Scenic artists (sometimes credited as scenic painters) work to briefs set by production designers and are usually highly trained artists or the may have trained to be scenic artists for film and TV productions.[1] Scenic artists are usually a single person working on set pieces that include; painting set pieces, such as backdrops, cutouts, props, or permanent structures. They are often responsible for the recreation of authentic surfaces, as well as ageing and breakdown. Common tasks include simulating wood, stone, brick, metal, or stained glass. Scenic artists may also be responsible for the execution of portraits, murals, and similar pictorial assets for that production. These tasks may be credited to a scenic painter, who performs largely the same role as a scenic artist.[2][3]

The credited role of scenic artist it one isolated to the 21st century BBC Wales-produced Doctor Who and Torchwood. However there are items from 20th century Doctor Who that are cited as being the creations of scenic artists. The copies of the Mona Lisa used in City of Death would have been the creation of a scenic artist at the BBC.[4]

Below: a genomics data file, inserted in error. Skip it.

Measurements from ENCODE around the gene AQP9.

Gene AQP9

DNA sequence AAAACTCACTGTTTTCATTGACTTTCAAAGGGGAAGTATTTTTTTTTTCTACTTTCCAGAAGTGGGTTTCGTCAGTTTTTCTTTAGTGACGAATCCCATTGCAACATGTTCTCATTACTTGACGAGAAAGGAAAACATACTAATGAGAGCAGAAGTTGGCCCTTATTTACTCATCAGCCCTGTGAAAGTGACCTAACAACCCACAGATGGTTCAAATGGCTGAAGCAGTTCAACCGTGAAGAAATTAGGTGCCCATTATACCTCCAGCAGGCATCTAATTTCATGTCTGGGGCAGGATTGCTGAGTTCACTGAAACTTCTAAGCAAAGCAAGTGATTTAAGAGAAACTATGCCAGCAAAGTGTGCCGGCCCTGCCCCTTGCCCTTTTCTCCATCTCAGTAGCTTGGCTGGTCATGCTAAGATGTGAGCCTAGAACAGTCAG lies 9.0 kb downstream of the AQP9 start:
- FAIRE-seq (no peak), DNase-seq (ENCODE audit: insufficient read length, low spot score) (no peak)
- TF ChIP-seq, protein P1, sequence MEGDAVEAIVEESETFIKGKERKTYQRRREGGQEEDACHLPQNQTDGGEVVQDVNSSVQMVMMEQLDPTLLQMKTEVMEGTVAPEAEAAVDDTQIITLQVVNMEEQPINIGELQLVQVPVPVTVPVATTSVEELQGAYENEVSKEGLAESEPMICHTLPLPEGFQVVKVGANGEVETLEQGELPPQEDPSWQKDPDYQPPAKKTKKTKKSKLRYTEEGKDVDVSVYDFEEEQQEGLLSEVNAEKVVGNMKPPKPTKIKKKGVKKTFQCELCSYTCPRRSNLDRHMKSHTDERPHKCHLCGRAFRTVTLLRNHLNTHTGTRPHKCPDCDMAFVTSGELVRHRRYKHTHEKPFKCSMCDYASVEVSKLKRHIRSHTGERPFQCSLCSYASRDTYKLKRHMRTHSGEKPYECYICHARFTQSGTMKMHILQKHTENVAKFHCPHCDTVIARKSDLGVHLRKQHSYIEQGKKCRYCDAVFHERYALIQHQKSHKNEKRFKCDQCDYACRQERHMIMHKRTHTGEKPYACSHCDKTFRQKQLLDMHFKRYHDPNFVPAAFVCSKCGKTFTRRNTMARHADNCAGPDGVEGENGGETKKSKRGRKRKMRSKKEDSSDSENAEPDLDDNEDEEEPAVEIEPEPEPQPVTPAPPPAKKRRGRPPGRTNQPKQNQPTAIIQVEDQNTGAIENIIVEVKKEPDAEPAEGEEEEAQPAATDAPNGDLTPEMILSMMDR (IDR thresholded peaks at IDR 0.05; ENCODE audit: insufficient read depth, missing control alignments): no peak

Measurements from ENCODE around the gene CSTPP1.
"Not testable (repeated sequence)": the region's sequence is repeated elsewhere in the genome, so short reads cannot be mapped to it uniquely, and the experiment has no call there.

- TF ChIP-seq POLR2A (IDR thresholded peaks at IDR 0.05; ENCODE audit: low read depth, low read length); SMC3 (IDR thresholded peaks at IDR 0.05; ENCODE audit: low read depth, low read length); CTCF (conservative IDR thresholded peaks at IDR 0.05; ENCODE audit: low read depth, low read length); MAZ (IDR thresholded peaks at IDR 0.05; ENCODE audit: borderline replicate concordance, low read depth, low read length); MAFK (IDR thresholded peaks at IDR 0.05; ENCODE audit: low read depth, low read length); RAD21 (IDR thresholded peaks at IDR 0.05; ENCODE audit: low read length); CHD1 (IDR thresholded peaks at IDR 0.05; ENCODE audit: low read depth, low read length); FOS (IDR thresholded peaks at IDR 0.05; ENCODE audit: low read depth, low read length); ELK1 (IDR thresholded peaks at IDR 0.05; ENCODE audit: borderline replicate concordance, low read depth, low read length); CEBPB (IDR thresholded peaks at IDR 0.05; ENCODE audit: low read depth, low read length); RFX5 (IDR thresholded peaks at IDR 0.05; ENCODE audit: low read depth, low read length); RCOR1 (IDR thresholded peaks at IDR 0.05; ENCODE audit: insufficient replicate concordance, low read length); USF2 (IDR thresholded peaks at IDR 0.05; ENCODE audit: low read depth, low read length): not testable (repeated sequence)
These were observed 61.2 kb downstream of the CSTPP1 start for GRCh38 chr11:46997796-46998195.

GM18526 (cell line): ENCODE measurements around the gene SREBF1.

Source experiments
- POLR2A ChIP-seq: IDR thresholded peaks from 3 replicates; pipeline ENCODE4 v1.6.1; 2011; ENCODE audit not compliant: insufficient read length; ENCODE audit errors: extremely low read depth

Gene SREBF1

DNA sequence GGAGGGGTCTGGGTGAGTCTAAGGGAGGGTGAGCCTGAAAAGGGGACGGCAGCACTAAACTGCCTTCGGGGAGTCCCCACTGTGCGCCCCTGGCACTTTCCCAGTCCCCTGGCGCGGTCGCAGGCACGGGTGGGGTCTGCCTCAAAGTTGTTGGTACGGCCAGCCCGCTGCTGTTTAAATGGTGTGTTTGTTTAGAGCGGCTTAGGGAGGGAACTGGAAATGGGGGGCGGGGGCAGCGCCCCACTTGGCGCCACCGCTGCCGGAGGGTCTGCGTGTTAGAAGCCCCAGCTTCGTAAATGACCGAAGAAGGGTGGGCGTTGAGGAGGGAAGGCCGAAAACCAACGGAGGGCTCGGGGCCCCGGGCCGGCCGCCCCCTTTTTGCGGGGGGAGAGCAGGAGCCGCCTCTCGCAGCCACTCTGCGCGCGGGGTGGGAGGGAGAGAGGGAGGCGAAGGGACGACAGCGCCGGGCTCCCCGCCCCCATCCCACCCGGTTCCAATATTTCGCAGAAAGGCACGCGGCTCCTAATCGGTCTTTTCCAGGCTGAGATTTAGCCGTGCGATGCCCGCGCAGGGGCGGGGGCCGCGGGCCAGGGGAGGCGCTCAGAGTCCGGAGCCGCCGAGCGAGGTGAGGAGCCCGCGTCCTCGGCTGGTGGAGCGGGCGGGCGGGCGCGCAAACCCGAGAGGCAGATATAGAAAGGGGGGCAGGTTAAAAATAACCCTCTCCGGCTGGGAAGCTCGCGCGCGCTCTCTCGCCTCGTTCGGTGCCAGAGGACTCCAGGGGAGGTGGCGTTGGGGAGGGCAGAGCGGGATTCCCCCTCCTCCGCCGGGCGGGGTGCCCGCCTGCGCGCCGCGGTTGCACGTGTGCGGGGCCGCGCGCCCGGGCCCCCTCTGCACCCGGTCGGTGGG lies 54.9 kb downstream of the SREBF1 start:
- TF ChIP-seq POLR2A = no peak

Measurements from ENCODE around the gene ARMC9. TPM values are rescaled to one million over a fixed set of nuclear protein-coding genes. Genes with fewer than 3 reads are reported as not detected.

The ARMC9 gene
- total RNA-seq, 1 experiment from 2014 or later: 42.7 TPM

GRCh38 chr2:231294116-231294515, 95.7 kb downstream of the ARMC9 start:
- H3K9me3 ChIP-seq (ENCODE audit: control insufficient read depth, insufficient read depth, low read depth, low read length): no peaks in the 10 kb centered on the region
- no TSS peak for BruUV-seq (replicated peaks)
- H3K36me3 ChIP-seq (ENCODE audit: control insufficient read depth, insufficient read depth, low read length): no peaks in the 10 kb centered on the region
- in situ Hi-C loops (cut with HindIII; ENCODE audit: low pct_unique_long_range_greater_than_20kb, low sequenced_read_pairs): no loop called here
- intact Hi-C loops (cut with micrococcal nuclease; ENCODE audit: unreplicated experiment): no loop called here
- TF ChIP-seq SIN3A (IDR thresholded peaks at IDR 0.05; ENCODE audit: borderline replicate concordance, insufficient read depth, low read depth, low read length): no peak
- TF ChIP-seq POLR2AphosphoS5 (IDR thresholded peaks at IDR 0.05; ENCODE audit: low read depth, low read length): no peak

Thus far those credited on BBC Wales-produced TV stories as scenic artists are John Pinkerton, John Whalley, Steven Fudge, Allen Jones and Clive Clarke.

Scenic painters have included John Whalley, Steven Fudge, Steve Nelms, Matt Weston, Paul Murray and Tim Hobbis.

Scenic artists[edit | edit source]

Scenic painters[edit | edit source]

External links[edit | edit source]

Footnotes[edit | edit source]

  1. Scenic Artist. Skillset. Retrieved on 14 December 2013.
  2. Key Scenic Artist. Get in Media (2013). Retrieved on 14 December 2013.
  3. Scenic Painter. Get in Media (2013). Retrieved on 14 December 2013.
  4. Props. Doctor Who Props. Retrieved on 14 December 2013.
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